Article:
Theater group preps for fourth season at CCC

The Clackamas Reperatory Theatre will present three plays this season

One is a 'hysterical, traditional British farce,' another features 'gorgeous music,' while the last one is 'funny, moving and thought provoking,' said Cynthia Smith-English, managing director of Clackamas Repertory Theatre, describing the professional group's upcoming season.

This will be CRT's fourth season in the Osterman Theatre in the Niemeyer Center on campus at Clackamas Community College in Oregon City.

First to open is 'See How They Run,' a classic British farce; it runs from July 10 to July 27.

'There are chases, confusion, doors' and even a dog, Smith-English said, adding that during its recent revival in England critics compared it to 'Noises Off.'

It will be directed by Merril Lynn Taylor, a guest director who works with the Coaster Theatre in Cannon Beach, and who has directed for other groups in the Portland area.

Next up, from Aug. 7 to Aug. 24, will be 'Swinging on a Star - The Johnny Burke Musical.'

Although Burke may not be a familiar name, many of his tunes will be recognizable to audiences, Smith-English said.

In addition to 'Swinging on a Star,' Burke wrote 'Pennies from Heaven' and 'Misty,' just to name a few 'jazz standards,' she added.

Burke also wrote all the lyrics for the Bing Crosby-Bob Hope 'road movies,' Smith-English said.

The musical will be directed by Cynthia Smith-English's husband, David Smith-English, who is the artistic director of CRT.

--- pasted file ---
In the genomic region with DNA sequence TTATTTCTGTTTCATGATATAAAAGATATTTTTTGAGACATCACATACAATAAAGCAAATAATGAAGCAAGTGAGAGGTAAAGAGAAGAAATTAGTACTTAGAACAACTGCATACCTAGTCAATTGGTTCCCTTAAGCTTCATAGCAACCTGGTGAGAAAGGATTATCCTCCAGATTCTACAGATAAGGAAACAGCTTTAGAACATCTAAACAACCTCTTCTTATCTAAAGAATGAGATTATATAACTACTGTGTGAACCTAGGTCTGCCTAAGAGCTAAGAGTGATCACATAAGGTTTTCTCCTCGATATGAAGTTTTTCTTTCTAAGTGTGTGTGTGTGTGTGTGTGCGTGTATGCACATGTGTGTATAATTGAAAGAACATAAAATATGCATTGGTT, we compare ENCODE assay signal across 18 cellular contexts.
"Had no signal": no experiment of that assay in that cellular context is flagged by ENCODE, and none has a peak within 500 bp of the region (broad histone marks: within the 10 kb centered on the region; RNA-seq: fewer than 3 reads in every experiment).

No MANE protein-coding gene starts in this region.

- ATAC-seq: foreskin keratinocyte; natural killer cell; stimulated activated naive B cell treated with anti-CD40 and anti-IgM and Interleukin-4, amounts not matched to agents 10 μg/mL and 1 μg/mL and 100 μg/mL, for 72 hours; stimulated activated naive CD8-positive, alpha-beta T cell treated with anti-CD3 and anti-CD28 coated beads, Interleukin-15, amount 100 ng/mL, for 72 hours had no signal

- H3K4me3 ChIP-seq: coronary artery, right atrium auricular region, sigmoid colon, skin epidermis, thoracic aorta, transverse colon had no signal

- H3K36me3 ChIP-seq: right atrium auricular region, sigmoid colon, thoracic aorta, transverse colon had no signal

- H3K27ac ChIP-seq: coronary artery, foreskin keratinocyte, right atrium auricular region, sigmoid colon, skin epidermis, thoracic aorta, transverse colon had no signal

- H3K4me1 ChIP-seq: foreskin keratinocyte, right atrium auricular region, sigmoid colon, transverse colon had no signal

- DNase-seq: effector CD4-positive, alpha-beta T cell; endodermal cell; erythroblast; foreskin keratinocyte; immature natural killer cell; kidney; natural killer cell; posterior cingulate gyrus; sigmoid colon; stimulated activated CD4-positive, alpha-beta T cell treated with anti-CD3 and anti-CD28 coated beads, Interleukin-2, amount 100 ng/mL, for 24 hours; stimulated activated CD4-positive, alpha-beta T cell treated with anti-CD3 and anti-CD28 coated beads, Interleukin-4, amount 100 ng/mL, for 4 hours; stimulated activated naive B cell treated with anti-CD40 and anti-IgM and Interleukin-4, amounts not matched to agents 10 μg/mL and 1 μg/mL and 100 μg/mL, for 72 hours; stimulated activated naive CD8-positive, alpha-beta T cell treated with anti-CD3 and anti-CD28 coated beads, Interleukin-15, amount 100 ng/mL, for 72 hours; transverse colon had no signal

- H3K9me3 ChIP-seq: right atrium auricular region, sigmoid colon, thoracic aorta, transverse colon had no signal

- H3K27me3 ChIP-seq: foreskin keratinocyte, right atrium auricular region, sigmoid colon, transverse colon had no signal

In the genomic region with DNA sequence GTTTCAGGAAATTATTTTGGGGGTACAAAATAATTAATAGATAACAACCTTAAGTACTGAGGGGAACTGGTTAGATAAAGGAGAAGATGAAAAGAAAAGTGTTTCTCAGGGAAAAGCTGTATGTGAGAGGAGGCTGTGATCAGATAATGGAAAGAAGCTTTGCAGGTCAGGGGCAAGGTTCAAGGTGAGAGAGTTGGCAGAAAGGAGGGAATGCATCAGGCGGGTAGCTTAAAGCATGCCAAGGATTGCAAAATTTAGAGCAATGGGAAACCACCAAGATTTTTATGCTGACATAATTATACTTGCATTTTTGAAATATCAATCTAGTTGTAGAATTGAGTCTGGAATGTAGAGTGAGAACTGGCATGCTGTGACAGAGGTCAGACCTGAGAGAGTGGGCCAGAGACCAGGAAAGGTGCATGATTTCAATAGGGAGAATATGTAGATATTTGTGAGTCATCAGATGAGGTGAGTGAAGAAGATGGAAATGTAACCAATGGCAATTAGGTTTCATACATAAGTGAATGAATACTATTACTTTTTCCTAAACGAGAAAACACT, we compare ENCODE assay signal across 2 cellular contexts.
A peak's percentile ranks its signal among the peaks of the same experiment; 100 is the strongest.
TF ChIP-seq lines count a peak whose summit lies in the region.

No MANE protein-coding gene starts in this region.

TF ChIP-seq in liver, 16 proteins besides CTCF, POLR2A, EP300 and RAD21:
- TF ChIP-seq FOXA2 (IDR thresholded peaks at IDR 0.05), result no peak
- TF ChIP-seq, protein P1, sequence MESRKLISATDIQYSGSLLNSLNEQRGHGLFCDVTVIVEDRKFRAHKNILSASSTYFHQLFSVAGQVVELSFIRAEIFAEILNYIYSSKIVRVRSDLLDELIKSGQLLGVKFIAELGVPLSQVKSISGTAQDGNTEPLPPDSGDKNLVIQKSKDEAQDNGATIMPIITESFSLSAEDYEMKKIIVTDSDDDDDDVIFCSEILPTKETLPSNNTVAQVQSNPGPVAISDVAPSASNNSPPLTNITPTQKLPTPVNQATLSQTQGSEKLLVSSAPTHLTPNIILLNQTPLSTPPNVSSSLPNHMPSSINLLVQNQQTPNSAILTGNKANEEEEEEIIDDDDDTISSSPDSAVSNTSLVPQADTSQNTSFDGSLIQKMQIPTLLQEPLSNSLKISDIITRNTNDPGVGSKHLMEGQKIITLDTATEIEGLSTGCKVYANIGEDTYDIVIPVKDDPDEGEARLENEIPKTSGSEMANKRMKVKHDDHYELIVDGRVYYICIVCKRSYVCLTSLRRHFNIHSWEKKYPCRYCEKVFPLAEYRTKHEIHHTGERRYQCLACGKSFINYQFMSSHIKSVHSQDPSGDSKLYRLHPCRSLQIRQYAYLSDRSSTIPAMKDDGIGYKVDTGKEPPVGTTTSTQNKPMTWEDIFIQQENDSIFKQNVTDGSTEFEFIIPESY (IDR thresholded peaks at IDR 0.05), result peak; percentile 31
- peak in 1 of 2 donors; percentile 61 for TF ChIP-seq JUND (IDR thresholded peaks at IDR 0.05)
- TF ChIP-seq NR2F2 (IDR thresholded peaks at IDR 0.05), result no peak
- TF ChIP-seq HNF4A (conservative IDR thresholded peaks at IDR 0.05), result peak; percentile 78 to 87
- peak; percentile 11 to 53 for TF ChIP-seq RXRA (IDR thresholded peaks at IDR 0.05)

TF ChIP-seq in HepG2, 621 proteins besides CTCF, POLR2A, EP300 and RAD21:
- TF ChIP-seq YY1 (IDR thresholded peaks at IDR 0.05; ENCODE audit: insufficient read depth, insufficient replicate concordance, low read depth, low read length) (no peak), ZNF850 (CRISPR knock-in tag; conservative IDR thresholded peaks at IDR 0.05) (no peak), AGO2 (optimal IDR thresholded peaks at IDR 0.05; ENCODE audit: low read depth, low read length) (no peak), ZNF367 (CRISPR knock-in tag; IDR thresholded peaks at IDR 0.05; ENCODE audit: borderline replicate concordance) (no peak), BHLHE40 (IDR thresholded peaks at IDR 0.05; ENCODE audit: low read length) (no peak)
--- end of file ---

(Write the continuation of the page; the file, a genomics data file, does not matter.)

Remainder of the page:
The show is arranged in a 'really clever' way, she said, as all the songs are grouped thematically and 'the scenes are fun.'

Plus there is 'tap dancing, great singing and a hot band,' featuring George Mitchell on keyboards; Mitchell is Diana Ross's keyboard player, Smith-English said.

The final show is a departure from farce and musical entertainment, but is a piece most people have heard of: 'Waiting for Godot.'

It will run from Sept. 25 to Oct. 12, and David Smith-English will again direct, mostly because he wanted to explore a 'range of things,' Cynthia Smith-English said.

'Waiting for Godot' is a play by Nobel Prize-winning author Samuel Beckett, which Cynthia Smith-English called a '20th century masterpiece.'

The play does not 'have an easy ending' and 'brings up a lot of questions,' she added.

'The two characters act like vaudeville characters to amuse themselves - humor is clearly in the script,' she said.

New additions

There are some new additions to the season this year, including a new curtain time of 7:30 p.m., pre-show presentations and post-show talk backs by area professors and actors, who will comment on the shows and answer questions about them.

Smith-English said there is a special offer in regard to season tickets going on right now. 'If you buy two season tickets by June 16, you will get one free ticket to any show,' she said, adding that al fresco dinners for an additional $15 are available before the shows on Saturdays in July and August.

Tickets are $20, with special rates available for seniors and students. Call the box office at 503-657-6958, ext. 5351, for more information.